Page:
The City of Edmonton (“the City”) has seen significant growth in recent years. In fact, the census metropolitan area of Edmonton has outpaced the national growth rate 5 years running, seeing a 13.9% growth in its population from 2011-2016[1]. But as the residential and business populations of Edmonton’s neighborhoods increased, the total number of complaints filed with the City grew as well.

The Problem

The City fields a staggering number of complaints each year from both residents and business owners, covering a wide range of areas. From 2013-2015, a total of 131,907 complaints[2] were filed about issues such as pets & animals, litter & waste, potholes, construction and noise, to name a few. Directly correlated to Edmonton’s growth, is an increase in the number of active construction sites and general traffic, which are sources of vibration complaints in particular.

It’s the responsibility of the City to verify each complaint, and when necessary, take remedial action. As aesult, hundreds of ground vibration tests are conducted each year to identify sources of excessive vibrations at active construction sites or during normal vehicular movements.

An Instantel Minimate Pro 6 Seismograph was used in these ground tests to confirm the presence of vibrations in a given area however, the device itself could not identify the source(s) of the vibrations. To compensate for this lack of ability to confirm the cause(s), the City would send a staff member to remain on location and physically record vibration sources throughout the day. With the sheer volume of annual vibration-related complaints, this physical process was far too costly and too onerous on City employees to keep up with demand.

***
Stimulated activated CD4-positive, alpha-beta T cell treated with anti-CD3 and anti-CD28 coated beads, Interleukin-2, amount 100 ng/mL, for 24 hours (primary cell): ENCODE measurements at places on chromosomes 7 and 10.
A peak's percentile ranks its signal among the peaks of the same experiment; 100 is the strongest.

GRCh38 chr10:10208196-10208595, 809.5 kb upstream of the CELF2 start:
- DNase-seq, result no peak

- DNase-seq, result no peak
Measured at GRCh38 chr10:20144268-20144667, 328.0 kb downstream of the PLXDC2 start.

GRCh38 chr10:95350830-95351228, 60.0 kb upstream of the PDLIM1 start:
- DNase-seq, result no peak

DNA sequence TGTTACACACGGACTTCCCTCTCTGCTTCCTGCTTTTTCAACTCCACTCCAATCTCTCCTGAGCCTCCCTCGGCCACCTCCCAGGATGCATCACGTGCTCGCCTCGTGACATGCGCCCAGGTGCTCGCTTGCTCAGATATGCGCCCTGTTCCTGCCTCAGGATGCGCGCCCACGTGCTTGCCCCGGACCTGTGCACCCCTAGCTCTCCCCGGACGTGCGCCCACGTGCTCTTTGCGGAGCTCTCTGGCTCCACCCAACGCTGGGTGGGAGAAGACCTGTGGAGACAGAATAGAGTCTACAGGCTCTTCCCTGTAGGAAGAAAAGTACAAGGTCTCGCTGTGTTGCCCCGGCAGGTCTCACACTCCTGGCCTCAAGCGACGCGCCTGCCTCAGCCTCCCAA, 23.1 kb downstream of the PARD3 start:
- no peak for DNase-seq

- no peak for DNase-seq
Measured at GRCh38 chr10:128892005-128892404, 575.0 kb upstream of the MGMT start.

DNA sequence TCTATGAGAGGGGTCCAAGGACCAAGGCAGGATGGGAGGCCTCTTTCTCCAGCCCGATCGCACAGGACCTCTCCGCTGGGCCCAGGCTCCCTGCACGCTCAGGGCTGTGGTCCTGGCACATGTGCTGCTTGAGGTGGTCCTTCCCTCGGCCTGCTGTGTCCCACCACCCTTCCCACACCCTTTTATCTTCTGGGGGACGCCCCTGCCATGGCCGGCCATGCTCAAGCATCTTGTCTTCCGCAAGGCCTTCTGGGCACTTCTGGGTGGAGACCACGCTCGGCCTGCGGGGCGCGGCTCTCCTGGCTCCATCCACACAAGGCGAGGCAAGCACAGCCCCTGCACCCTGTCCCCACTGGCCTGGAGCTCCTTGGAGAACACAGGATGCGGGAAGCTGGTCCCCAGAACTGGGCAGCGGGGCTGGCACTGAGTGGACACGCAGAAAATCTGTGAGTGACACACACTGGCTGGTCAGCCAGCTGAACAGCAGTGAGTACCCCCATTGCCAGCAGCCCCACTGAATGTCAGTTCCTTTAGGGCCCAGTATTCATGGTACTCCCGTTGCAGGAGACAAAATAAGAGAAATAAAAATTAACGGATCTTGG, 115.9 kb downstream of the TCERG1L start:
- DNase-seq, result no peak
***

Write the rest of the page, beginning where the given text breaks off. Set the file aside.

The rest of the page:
The Solution

The City came to Campbell Scientific Canada (“CSC”) in search of a solution that would allow them to more efficiently identify the cause(s) of excessive vibration. CSC recommended the CC5MPXFE as the best answer to their problem.

The CC5MPXFE is a high-resolution digital camera that’s fitted with a fisheye lens, allowing it to capture hemispherical images. This camera has the ability to be triggered based on an external signal, such as the alarm the Instantel outputs, making it a perfect fit to work in conjunction with the Instantel Seismograph. Plus, it’s housed within a rugged environmental case that can withstand the harshest of conditions.

A typical ground vibration test would see the 2 Instantel sensors placed in the test area; one near the road or house (depending on the complaint), and the other near the property line. The readings from each sensor are compared and if their readings are above a pre-established ‘acceptable’ limit, an alarm triggers the CC5MPXFE to capture an image.



In searching for a suitable solution, CSC had to take into consideration that any potential equipment needed to be compatible with the Instantel Seismograph, have the ability to physically capture the source of vibration as it occurred via a remote trigger, and be rugged enough to withstand the environmental factors of Edmonton’s construction sites, such as temperatures ranging from -30°C to +30°C, dust and dirt accumulation, etc.

The CC5MPXFE was chosen not only due to its remote triggering capabilities, but also for its rugged enclosure and the fisheye lens option which allows the City to see a much wider view of the road where the vibrations are generated.


The City currently has 2 CC5MPXFE cameras in various test sites around Edmonton, and often rents a 3rd camera to meet demand. According to Clarence Stuart, Environmental Scientist with the City,

“Incorporating a camera that is able to provide a snap shot of every triggered vibration event has been very useful in identifying the specific sources of vibration.”

Now, the City can better address resident complaints with remedial measures that directly relate to the source of the vibration disturbances.

[1] New census data: Edmonton-area population surges past national growth rate. CBC News.

[2] Which Edmonton ward files the most complaints with 311? Global News.